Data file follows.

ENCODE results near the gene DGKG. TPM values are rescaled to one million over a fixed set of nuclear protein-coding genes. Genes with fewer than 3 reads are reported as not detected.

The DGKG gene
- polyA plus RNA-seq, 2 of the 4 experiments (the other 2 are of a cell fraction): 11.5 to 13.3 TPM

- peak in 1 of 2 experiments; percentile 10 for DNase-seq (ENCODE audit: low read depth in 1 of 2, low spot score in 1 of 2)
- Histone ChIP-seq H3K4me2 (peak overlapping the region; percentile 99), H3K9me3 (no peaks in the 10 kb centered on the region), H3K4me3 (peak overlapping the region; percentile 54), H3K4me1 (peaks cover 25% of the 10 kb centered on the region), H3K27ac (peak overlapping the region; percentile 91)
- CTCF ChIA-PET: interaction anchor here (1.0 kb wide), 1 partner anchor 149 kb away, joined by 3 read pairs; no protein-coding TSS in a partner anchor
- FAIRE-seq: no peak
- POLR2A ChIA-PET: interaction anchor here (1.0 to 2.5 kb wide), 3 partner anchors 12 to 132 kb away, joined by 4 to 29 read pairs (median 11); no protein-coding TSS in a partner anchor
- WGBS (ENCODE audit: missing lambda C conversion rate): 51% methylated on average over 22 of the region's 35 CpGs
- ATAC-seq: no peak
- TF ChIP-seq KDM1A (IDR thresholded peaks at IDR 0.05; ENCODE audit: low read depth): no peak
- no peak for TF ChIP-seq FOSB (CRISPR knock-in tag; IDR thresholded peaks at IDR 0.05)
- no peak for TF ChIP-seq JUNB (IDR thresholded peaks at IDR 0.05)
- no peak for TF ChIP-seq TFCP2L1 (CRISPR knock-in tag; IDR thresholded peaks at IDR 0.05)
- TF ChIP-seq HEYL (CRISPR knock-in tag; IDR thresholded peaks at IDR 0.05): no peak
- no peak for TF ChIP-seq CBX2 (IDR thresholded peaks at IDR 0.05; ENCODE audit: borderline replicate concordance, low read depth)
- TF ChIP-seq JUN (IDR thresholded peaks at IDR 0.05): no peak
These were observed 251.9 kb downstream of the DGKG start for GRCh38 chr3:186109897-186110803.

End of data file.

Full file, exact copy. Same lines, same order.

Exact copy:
ENCODE results near the gene DGKG. TPM values are rescaled to one million over a fixed set of nuclear protein-coding genes. Genes with fewer than 3 reads are reported as not detected.

The DGKG gene
- polyA plus RNA-seq, 2 of the 4 experiments (the other 2 are of a cell fraction): 11.5 to 13.3 TPM

- peak in 1 of 2 experiments; percentile 10 for DNase-seq (ENCODE audit: low read depth in 1 of 2, low spot score in 1 of 2)
- Histone ChIP-seq H3K4me2 (peak overlapping the region; percentile 99), H3K9me3 (no peaks in the 10 kb centered on the region), H3K4me3 (peak overlapping the region; percentile 54), H3K4me1 (peaks cover 25% of the 10 kb centered on the region), H3K27ac (peak overlapping the region; percentile 91)
- CTCF ChIA-PET: interaction anchor here (1.0 kb wide), 1 partner anchor 149 kb away, joined by 3 read pairs; no protein-coding TSS in a partner anchor
- FAIRE-seq: no peak
- POLR2A ChIA-PET: interaction anchor here (1.0 to 2.5 kb wide), 3 partner anchors 12 to 132 kb away, joined by 4 to 29 read pairs (median 11); no protein-coding TSS in a partner anchor
- WGBS (ENCODE audit: missing lambda C conversion rate): 51% methylated on average over 22 of the region's 35 CpGs
- ATAC-seq: no peak
- TF ChIP-seq KDM1A (IDR thresholded peaks at IDR 0.05; ENCODE audit: low read depth): no peak
- no peak for TF ChIP-seq FOSB (CRISPR knock-in tag; IDR thresholded peaks at IDR 0.05)
- no peak for TF ChIP-seq JUNB (IDR thresholded peaks at IDR 0.05)
- no peak for TF ChIP-seq TFCP2L1 (CRISPR knock-in tag; IDR thresholded peaks at IDR 0.05)
- TF ChIP-seq HEYL (CRISPR knock-in tag; IDR thresholded peaks at IDR 0.05): no peak
- no peak for TF ChIP-seq CBX2 (IDR thresholded peaks at IDR 0.05; ENCODE audit: borderline replicate concordance, low read depth)
- TF ChIP-seq JUN (IDR thresholded peaks at IDR 0.05): no peak
These were observed 251.9 kb downstream of the DGKG start for GRCh38 chr3:186109897-186110803.